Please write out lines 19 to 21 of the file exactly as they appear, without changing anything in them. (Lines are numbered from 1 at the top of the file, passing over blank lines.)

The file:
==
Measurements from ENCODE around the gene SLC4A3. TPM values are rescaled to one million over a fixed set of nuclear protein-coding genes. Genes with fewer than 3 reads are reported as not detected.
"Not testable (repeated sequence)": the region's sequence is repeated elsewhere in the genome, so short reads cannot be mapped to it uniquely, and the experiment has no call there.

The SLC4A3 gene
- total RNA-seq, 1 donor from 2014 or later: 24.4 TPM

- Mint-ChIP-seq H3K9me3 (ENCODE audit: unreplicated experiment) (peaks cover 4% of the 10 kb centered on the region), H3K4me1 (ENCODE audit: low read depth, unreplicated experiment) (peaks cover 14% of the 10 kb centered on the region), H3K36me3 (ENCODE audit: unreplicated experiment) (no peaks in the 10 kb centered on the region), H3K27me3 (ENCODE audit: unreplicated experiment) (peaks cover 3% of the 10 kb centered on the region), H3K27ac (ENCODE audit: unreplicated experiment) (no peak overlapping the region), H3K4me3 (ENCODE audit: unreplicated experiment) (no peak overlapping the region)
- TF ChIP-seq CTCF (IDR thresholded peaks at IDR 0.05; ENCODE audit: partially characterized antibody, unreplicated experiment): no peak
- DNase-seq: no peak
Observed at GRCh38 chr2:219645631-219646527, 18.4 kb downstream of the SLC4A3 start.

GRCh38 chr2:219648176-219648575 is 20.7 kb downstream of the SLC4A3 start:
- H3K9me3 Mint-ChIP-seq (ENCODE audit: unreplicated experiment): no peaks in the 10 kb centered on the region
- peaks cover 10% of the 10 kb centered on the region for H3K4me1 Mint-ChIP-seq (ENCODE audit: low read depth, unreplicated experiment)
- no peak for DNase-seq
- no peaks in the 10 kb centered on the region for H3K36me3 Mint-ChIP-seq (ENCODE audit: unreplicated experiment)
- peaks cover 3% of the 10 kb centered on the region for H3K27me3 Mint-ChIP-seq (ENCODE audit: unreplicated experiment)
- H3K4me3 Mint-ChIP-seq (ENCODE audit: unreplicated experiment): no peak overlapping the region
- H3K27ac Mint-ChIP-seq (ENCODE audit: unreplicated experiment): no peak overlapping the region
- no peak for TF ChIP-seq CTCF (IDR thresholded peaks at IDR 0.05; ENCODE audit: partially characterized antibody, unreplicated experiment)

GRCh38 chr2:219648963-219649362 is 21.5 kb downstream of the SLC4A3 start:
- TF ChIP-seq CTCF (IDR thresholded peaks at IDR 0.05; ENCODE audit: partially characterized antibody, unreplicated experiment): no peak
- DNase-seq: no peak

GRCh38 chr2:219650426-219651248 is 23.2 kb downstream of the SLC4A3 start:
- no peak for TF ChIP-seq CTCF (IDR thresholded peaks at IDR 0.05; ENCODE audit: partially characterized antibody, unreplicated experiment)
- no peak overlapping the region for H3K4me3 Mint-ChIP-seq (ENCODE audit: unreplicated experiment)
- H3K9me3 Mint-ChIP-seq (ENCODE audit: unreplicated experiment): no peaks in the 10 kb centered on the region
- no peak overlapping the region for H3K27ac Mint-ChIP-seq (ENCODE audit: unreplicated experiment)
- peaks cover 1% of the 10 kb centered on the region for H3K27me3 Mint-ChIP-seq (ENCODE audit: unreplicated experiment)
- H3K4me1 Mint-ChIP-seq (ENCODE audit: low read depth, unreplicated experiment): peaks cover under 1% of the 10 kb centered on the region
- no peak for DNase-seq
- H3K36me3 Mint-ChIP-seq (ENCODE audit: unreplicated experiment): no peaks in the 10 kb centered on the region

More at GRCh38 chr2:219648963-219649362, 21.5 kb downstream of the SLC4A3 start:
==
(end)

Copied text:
- TF ChIP-seq CTCF (IDR thresholded peaks at IDR 0.05; ENCODE audit: partially characterized antibody, unreplicated experiment): no peak
- DNase-seq: no peak

GRCh38 chr2:219650426-219651248 is 23.2 kb downstream of the SLC4A3 start: